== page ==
Sunday, October 17, 2010

Dispelling Stereotypes One Shampoo at a Time

Volunteering at Care-A-Van introduced me to a side of Baltimore that even the residents do not see. On Wednesdays I drive with five or six other Loyola students into the city and park on the side of the road. The only places near us are a technology store and a shelter. This location was strategically placed because, although seemingly unsafe, was perfect due to the fact that the shelter is for the homeless. Residents blind themselves to the growing numbers of people experiencing homelessness in Baltimore, and refuse to do anything about it. They live among these people and close their eyes to the tragedies before them. As a Loyola student, I wanted to take part in the community and help to the best of my ability.

Once a week I go downtown and distribute necessities to people experiencing homelessness. Loyola students hand out ham and cheese or peanut butter and jelly sandwiches, toiletries, snacks, bags, and drinks to every customer until we run out. The people who line up to receive what they might only have for a few days always are eager to start a conversation and share their stories. These stories draw me back to Care-A-Van each time and allow me to grow as a person.

Hearing the lives of people experiencing homelessness and the tragedies they have endured dispel any stereotypes that display them negatively. The media portrays people living on the streets as ex-convicts, uneducated, drug addicts, and in that position solely because of poor choices. Although there are those like this, I know that there are people who live on the streets for other reasons. I know this from the stories they tell me, and I am eternally grateful that they do so that I can educate others to ignore stereotypes.

One day, as I repeated the monotonous “Hello! Would you like shampoo, conditioner, lotion, or body wash?”, a man stopped me and asked if he could talk to me for a little bit. I agreed, handed off my bag to another student, and followed him to the curb. We sat down and then he began telling me of the value of education and how I should always cherish my opportunity as a college student. He then proceeded to tell me about how he got to living on the streets, asking for spare change, and regularly attending soup kitchens. He told me that he grew up in the south, Mississippi I think, and was targeted in schools from an early age. He said he had a bit of an anger problem, but school officials took it to another level and would not allow him to channel that frustration into sports. As a result, he acted out and was then expelled during high school. He never returned to school. This lack of education made it difficult for him to find a job. He did get his GED, and tried to take courses at the community college. He even told me he placed in the 90th percentile on the math placement tests. Unfortunately, because of his minimal amount of money, he could not afford the classes. He is stuck in this rut of being so close to getting out of poverty and homelessness, but cannot do so because he is in that situation. A lot of people experiencing homelessness are on the streets because of problems with their education and then forced into poverty due to the judgment of others.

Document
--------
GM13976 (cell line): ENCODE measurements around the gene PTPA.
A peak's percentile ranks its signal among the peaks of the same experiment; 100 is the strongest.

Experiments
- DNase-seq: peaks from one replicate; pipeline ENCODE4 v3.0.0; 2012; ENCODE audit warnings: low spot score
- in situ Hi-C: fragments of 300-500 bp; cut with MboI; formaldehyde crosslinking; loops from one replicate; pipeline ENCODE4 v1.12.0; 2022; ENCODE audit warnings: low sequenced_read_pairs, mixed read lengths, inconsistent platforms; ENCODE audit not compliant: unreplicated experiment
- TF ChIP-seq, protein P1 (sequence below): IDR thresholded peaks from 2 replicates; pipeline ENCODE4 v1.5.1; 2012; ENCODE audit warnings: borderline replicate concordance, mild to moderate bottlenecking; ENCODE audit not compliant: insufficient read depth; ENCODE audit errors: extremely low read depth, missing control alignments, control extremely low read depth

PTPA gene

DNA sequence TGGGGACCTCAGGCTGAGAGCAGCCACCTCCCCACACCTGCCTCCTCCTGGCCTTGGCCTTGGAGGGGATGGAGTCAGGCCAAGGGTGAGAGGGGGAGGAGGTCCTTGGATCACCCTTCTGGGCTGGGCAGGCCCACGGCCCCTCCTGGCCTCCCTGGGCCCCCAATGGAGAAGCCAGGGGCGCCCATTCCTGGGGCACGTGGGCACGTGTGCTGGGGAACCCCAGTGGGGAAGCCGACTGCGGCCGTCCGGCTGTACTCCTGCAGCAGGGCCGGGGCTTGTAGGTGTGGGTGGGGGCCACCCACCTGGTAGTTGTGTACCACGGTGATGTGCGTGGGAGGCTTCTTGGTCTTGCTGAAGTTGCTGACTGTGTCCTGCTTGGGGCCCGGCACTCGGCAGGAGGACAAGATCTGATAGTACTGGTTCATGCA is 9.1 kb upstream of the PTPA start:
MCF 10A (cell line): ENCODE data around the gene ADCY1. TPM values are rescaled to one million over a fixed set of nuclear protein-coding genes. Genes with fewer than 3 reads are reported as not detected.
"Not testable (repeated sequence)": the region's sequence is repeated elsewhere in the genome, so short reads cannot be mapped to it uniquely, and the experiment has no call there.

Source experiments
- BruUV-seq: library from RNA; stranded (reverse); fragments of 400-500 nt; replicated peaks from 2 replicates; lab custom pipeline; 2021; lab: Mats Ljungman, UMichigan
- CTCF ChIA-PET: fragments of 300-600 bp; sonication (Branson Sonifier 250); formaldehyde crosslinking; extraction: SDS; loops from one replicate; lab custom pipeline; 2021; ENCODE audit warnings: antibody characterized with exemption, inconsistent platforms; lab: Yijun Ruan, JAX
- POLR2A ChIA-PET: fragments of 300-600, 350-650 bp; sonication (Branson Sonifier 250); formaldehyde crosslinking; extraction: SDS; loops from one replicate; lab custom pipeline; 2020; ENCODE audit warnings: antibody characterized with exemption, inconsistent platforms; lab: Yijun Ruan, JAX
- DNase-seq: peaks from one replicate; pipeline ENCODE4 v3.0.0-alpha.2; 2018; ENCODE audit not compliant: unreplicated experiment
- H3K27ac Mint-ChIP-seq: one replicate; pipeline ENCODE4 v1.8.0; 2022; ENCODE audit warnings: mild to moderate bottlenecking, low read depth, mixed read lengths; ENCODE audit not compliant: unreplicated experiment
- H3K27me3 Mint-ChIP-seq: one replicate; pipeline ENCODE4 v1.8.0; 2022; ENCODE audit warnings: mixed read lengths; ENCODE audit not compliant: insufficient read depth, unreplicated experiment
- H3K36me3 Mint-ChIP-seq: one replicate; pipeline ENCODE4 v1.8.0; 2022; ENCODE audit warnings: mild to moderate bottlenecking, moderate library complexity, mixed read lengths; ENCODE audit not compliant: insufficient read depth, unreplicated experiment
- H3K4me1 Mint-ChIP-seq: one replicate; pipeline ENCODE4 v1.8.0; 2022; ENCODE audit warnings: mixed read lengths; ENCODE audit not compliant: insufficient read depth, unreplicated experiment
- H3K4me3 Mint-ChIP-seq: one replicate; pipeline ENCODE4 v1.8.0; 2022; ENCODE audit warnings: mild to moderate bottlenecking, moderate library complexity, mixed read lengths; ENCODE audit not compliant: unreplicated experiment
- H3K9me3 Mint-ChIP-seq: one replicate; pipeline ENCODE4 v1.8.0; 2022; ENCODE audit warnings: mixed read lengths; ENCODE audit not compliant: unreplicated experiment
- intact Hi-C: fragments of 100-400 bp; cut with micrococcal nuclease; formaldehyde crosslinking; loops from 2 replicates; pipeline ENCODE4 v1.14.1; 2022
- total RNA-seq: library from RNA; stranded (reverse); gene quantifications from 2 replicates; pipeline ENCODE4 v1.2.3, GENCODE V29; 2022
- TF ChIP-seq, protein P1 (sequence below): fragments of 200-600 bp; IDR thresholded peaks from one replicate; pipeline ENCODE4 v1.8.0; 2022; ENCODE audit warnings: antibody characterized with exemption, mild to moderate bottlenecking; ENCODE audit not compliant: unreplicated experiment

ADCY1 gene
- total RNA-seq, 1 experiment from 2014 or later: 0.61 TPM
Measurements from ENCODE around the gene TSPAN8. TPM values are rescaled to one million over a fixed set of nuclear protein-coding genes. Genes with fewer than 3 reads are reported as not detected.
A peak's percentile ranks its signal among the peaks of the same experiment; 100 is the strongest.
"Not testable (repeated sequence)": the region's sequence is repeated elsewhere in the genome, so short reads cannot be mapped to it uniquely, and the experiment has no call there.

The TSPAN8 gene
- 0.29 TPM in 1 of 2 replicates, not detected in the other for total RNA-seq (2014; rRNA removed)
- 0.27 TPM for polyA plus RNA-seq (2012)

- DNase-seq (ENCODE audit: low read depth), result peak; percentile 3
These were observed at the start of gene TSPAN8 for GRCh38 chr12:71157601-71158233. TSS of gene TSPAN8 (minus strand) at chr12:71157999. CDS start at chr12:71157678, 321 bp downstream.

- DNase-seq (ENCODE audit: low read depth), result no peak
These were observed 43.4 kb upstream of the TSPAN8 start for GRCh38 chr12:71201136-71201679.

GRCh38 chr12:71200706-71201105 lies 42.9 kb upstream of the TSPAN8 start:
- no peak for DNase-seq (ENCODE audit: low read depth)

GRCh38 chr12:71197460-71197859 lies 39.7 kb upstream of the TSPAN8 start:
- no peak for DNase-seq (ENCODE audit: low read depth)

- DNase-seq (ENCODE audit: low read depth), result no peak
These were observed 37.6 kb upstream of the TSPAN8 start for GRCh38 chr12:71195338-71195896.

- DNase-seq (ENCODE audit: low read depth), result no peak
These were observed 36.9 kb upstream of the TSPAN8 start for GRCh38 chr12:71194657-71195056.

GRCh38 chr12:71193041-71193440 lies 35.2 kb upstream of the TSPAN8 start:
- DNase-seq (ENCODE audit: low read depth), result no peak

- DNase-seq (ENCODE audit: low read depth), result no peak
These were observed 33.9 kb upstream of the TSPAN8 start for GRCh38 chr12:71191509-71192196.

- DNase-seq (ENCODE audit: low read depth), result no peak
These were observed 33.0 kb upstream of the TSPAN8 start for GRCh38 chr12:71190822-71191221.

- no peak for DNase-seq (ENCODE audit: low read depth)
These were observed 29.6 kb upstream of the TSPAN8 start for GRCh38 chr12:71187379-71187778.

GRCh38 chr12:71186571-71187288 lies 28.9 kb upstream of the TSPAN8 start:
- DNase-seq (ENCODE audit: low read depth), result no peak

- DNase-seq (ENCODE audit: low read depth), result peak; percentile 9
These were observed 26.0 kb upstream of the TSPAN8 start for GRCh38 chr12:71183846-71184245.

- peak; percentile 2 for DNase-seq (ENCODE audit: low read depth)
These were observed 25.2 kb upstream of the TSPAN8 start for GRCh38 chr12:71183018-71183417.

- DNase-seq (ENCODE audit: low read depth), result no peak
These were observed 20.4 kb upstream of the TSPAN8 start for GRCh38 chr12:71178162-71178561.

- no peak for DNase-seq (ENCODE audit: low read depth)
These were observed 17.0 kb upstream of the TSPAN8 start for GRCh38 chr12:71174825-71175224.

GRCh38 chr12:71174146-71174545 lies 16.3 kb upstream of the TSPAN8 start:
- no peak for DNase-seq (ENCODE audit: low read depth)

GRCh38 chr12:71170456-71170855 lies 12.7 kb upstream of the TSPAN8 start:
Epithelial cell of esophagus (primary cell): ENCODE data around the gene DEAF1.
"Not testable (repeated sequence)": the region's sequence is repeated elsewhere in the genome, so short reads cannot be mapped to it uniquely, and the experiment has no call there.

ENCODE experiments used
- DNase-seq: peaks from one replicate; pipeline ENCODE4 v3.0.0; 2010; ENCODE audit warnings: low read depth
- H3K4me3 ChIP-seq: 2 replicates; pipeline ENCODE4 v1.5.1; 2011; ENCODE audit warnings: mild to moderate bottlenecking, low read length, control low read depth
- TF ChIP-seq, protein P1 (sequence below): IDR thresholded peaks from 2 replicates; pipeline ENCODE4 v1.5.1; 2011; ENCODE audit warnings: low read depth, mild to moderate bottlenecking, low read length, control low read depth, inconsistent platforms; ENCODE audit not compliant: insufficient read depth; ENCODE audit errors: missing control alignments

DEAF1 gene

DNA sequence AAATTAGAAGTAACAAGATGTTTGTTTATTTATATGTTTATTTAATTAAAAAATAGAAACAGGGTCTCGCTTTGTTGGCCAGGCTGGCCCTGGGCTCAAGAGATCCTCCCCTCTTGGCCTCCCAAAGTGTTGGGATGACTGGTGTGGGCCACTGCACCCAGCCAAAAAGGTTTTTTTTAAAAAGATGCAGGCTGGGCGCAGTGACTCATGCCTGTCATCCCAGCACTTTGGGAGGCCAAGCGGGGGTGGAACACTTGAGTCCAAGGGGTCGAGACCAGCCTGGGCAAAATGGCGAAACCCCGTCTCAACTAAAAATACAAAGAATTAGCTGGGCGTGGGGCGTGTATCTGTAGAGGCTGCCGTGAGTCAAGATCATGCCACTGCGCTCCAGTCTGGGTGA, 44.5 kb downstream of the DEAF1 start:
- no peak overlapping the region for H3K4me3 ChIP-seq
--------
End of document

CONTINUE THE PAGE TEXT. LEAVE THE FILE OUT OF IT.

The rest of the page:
Another time I was the drink distributer and a man asked if I could add alcohol to the iced tea powder. Despite the fact he was obviously kidding, I could not help but thinking about the addiction stereotypes that are placed on people experiencing homelessness. It made me wonder if he had any alcohol in his bag that he was going to put in the drink after, which would be a shame. People experiencing homelessness are often viewed as drunks or criminals with a lot of problems. This person unfortunately had me stop and question myself and the stereotypes. I felt terrible even thinking about the possibility that he had alcohol because it was an automatic judgment. If someone from the media were to see this, they would twist it to confirm their already negative views on homelessness.

These two men, and their reactions with me, enabled me to learn to see people for who they are and not judge a book by its cover. In class we often discuss breaking down walls we put up against the unfamiliar, and being true to ourselves. Doing Care-A-Van allows me to do this by first realizing the walls, or stereotypes, and then taking steps to get past that, like talking with the people I serve. Continuing to volunteer I know that I will get better at breaking down barriers, but also that I will face more challenges and learn to grow from them.

No comments:

Post a Comment